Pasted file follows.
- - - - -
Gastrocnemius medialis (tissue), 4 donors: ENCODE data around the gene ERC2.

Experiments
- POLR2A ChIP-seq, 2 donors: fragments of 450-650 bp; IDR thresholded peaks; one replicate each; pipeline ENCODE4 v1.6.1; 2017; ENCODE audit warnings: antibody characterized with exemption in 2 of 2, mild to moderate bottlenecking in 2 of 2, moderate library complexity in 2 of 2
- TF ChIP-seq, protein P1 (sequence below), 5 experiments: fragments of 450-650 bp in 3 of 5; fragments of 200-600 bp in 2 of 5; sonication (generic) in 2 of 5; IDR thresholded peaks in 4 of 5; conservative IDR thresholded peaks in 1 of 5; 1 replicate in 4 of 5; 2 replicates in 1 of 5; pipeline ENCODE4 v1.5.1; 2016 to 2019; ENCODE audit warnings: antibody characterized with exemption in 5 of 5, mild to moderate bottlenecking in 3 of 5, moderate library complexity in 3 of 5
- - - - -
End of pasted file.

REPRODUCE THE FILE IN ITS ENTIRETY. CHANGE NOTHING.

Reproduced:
Gastrocnemius medialis (tissue), 4 donors: ENCODE data around the gene ERC2.

Experiments
- POLR2A ChIP-seq, 2 donors: fragments of 450-650 bp; IDR thresholded peaks; one replicate each; pipeline ENCODE4 v1.6.1; 2017; ENCODE audit warnings: antibody characterized with exemption in 2 of 2, mild to moderate bottlenecking in 2 of 2, moderate library complexity in 2 of 2
- TF ChIP-seq, protein P1 (sequence below), 5 experiments: fragments of 450-650 bp in 3 of 5; fragments of 200-600 bp in 2 of 5; sonication (generic) in 2 of 5; IDR thresholded peaks in 4 of 5; conservative IDR thresholded peaks in 1 of 5; 1 replicate in 4 of 5; 2 replicates in 1 of 5; pipeline ENCODE4 v1.5.1; 2016 to 2019; ENCODE audit warnings: antibody characterized with exemption in 5 of 5, mild to moderate bottlenecking in 3 of 5, moderate library complexity in 3 of 5